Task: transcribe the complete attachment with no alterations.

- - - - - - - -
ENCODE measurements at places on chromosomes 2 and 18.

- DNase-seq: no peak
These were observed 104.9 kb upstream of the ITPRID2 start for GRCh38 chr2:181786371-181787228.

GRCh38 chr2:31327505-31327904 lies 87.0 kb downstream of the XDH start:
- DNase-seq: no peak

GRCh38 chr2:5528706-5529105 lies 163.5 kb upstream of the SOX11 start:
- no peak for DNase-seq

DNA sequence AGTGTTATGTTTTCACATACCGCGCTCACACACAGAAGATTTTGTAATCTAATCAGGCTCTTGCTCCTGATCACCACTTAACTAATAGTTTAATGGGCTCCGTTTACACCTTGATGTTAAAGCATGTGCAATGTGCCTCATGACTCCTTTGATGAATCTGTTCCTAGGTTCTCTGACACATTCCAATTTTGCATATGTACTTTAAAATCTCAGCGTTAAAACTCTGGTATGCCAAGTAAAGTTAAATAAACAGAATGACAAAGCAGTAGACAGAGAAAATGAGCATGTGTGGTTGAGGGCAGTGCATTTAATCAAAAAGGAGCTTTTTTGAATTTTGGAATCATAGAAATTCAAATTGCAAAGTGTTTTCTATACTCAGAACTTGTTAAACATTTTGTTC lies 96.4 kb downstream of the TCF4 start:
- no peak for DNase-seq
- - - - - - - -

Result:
ENCODE measurements at places on chromosomes 2 and 18.

- DNase-seq: no peak
These were observed 104.9 kb upstream of the ITPRID2 start for GRCh38 chr2:181786371-181787228.

GRCh38 chr2:31327505-31327904 lies 87.0 kb downstream of the XDH start:
- DNase-seq: no peak

GRCh38 chr2:5528706-5529105 lies 163.5 kb upstream of the SOX11 start:
- no peak for DNase-seq

DNA sequence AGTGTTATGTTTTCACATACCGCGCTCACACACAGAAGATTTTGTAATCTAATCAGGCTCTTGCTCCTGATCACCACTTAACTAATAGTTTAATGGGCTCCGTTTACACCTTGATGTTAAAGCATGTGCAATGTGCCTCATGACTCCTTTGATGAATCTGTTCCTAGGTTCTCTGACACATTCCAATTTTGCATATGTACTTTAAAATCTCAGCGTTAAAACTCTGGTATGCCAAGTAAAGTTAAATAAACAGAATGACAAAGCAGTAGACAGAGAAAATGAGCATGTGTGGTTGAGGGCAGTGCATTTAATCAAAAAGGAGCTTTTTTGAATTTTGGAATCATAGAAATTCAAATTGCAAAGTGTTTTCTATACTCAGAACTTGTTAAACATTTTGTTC lies 96.4 kb downstream of the TCF4 start:
- no peak for DNase-seq